Simply put, Tromsø parties. By far the largest town in northern Norway and administrative centre of Troms county, it's lively with cultural bashes, buskers, an animated street scene, a midnight-sun marathon, a respected university, the hallowed Mack Brewery – and more pubs per capita than any other Norwegian town. Its corona of snow-topped peaks provides arresting scenery, excellent hiking in summer and great skiing and dog-sledding in winter.
Many Tromsø landmarks claim northernmost titles, including the university, cathedral, brewery, botanic garden and even the most boreal Burger King. Although the city lies almost 400km north of the Arctic Circle, its climate is pleasantly moderated by the Gulf Stream. The long winter darkness is offset by round-the-clock activity during the perpetually bright days of summer.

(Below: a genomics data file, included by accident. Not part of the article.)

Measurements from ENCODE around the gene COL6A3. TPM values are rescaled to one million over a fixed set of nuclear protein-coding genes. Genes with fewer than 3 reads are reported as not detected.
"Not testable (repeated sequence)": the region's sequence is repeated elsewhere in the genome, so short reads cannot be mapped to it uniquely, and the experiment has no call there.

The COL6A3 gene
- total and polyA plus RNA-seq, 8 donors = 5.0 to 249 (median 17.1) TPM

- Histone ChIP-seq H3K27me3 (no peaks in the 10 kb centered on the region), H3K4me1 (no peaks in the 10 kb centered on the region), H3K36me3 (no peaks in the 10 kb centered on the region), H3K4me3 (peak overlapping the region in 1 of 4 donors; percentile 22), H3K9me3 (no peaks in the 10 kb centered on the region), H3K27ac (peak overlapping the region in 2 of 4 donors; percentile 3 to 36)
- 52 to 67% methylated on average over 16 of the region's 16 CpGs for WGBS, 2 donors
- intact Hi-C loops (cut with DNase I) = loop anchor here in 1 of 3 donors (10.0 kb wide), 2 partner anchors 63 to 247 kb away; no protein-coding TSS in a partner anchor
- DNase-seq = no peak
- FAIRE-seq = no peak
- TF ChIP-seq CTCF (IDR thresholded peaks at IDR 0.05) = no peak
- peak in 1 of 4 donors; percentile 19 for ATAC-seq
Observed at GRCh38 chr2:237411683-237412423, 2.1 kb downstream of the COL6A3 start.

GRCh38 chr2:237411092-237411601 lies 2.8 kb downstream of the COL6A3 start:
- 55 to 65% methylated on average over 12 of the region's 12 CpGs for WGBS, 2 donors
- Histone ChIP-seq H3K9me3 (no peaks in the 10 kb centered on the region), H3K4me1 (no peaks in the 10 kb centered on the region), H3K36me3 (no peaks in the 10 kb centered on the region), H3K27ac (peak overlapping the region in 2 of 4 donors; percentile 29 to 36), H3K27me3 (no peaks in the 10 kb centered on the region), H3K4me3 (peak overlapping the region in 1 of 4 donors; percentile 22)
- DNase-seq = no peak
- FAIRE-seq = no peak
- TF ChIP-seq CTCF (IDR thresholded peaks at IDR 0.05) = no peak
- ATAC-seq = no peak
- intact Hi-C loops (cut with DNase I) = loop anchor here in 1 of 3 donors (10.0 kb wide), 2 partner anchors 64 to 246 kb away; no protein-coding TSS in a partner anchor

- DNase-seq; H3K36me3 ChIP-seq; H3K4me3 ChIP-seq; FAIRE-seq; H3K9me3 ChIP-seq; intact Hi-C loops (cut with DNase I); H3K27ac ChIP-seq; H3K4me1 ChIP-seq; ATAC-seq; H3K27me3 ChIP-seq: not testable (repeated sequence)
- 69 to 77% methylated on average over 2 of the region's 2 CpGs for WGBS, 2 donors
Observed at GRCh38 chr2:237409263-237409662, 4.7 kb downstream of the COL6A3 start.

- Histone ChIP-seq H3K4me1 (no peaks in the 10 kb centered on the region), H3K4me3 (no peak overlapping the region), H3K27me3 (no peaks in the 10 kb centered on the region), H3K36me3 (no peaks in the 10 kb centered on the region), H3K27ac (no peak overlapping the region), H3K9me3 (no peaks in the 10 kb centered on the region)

Tromsø received its municipal charter in 1794, when the city was developing as a trading centre, but its history goes way back to the 13th century, when the first local church was built. In more recent times, the city became a launching point for polar expeditions, and thanks to that distinction, it's nicknamed 'Gateway to the Arctic' (more appropriate than 'Paris of the North', a soubriquet ironically touted on T-shirts).
The main part of town stretches along the east shore of the island of Tromsøya, linked to the mainland by a gracefully arched bridge.